Mohua in trouble

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Alarm bells are ringing over the future of yet another native bird species on the mainland, following two cata­strophic seasons of predation.

In the past two years, seven of the nine largest remaining populations of the mohua, or yellowhead, in the South Island have undergone serious decline. One is now thought to be extinct.

More disturbingly, five of the population crashes have occurred in areas in which the Department of Conservation has been running preda­tor-control programmes, including one mainland island (see “Counting kaka”).

In the 25 or so other areas where mohua have been recorded recently, the birds are also thought to have suffered heavy predation. Five of these local populations may now be approaching extinction.

DoC’s mohua recovery group leader, Andy Roberts, says it is probably “the most significant conservation reversal” in New Zealand over recent years.

In the Eglinton Valley of Fiordland, DoC has been running a stoat-control programme for almost 10 years. During the 1999/2000 season, staff recorded 27 pairs of mohua in a 300 ha study area. By 2000/01, this number had declined to nine pairs and, this season, no mohua could be found.

On Mt Stokes, in the Marlborough Sounds, mohua crashed from about 90 birds in 1998/99 to local extinction by the summer of 2001, despite an inten­sive stoat-and possum-control pro­gramme (see New Zealand Geographic, Issue 50).

In the Hurunui mainland island mohua declined by about 75 per cent during the 2000/2001 season, despite an integrated pest-management programme. In the adjacent North Branch, where no pest control was undertaken, the previously healthy population was reduced to two pairs of mohua.

“It is pretty heart-rending to see these populations that we have worked with get absolutely thrashed like this,” Roberts says. “Our plan was to have these mainland populations managed so they were sustainable. Now it seems that more management input will be needed to keep them going.”

Roberts says that most of the smaller mohua populations are probably also in serious decline. Only a few populations, such as in Otago’s Blue Mountains and the West Coast’s Landsborough Valley, appear to be stable.

The recent decline has been trig­gered by the beech “masts” of 1999/2000 and 2000/2001, which led to large increases in stoat and ship rat numbers in many part of the South Island, on the back of an abundant food supply of beech seed.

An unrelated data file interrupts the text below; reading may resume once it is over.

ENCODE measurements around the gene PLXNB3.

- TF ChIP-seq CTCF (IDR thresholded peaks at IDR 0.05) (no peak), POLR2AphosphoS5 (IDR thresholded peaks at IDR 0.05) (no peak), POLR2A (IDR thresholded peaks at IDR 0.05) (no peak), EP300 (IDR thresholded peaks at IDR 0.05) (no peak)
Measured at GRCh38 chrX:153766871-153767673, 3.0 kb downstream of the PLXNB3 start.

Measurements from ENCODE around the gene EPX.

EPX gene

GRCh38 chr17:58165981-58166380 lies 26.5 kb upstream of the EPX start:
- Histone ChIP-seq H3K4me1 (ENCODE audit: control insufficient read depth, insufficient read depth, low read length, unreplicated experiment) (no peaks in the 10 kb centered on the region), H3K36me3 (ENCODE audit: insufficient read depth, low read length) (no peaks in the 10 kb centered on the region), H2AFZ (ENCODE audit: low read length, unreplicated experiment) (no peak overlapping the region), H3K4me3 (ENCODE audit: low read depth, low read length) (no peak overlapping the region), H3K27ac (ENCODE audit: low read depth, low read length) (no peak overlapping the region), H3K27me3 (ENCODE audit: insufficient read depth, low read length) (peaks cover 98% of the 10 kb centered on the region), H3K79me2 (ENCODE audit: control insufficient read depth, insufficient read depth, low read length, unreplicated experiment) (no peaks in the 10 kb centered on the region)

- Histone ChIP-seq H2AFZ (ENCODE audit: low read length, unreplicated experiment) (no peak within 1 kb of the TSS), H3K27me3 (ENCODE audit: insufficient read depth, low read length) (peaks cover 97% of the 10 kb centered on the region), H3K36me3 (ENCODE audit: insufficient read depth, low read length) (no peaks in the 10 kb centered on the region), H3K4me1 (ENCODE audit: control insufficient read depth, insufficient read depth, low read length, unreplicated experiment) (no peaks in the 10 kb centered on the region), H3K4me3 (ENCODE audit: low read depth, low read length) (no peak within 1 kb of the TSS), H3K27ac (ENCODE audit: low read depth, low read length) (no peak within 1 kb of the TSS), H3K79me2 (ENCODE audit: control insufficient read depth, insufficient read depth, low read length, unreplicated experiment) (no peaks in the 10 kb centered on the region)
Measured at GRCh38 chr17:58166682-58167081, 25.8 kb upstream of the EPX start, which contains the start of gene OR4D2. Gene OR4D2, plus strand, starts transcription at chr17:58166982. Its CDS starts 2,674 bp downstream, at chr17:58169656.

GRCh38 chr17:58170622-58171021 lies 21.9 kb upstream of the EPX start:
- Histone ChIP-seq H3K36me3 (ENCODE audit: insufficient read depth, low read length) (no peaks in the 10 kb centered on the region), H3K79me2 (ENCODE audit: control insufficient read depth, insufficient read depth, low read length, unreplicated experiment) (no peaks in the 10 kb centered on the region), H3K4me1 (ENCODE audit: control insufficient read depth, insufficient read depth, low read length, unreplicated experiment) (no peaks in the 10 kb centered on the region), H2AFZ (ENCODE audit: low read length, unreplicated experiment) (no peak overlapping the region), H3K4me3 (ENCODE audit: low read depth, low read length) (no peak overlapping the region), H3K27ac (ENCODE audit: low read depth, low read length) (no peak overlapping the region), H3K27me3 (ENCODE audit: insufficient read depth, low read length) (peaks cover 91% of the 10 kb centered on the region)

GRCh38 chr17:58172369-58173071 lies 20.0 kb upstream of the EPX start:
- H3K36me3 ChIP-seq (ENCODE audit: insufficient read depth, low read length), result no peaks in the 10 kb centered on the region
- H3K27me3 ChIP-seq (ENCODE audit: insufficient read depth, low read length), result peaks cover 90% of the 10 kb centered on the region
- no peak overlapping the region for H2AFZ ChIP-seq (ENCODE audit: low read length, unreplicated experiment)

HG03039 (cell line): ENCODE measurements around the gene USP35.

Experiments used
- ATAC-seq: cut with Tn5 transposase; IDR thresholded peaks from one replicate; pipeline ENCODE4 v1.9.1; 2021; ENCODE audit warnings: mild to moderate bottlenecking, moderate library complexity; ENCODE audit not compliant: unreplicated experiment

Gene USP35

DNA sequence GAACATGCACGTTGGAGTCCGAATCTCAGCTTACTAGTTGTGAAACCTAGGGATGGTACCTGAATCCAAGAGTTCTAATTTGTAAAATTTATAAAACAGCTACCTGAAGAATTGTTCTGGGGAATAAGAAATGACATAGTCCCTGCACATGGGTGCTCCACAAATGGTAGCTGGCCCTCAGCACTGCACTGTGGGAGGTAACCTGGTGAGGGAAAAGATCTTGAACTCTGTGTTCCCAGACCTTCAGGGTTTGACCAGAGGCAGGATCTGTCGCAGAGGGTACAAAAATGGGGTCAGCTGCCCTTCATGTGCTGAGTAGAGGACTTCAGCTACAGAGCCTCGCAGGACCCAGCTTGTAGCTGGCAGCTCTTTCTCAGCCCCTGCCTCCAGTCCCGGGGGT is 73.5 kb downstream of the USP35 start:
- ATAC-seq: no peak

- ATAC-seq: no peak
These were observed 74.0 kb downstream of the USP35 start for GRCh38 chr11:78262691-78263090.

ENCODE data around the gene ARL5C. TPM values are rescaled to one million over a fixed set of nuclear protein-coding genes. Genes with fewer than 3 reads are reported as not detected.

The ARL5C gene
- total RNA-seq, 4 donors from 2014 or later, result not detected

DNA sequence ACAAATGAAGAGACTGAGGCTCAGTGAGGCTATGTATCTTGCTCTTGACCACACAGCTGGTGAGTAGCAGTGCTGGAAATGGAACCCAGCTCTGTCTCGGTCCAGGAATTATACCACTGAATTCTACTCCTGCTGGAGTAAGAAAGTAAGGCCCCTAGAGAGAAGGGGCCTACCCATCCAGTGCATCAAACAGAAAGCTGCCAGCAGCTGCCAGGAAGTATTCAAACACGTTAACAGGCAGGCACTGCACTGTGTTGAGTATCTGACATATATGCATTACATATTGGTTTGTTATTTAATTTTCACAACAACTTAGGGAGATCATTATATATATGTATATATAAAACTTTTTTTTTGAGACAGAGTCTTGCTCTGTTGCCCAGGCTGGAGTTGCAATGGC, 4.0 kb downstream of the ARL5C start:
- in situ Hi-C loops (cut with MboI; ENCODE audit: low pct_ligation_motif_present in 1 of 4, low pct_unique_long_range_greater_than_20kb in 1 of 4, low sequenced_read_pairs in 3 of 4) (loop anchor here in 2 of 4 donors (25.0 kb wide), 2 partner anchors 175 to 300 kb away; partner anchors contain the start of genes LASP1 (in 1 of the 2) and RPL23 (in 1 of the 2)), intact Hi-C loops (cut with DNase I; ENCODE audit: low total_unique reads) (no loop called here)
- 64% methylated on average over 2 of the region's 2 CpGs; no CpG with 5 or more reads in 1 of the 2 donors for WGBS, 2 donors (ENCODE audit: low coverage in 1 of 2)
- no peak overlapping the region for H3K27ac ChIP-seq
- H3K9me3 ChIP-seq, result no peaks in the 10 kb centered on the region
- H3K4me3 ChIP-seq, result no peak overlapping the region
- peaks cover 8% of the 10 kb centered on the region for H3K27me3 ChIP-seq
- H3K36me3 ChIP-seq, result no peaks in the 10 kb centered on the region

Stoats had been regarded as the primary threat to mohua, and were being controlled in the DoC-managed areas. However, it seems ship rats were able to survive in high numbers through the two mild winters that followed the beech masts and developed into a second source of mohua predation, which caught DoC by surprise. Rats are now thought to be the main villain in all the areas that DoC has been running stoat-control programmes.

“We were confident that we could manage stoats, but then along came a new threat that happens maybe every 20 or 30 years, and it just bowled them,” Roberts says.

In response, DoC is diverting an extra $196,000 into managing South Island beech-forest ecosystems in the coming financial year, with mohua targeted as one of the key beneficiaries. Among other work, DoC will be scrambling to set up stoat-and rat-control programmes in the Hurunui and Hawdon Valleys of North Canterbury, where predator numbers are predicted to boom in the coming season.

DoC has also transferred mohua to three predator-free offshore islands in the past year—in the Marlborough Sounds, off Stewart Island and in Fiordland—to provide back-up populations of the species, which is thought to number several thousand in total. Further transfers are planned in coming years.

Roberts says it is a time for DoC to regroup and focus on saving the bird on the mainland. Otherwise, it is another species that will follow the familiar narrative of fragmentation and decline and, ultimately, island exile.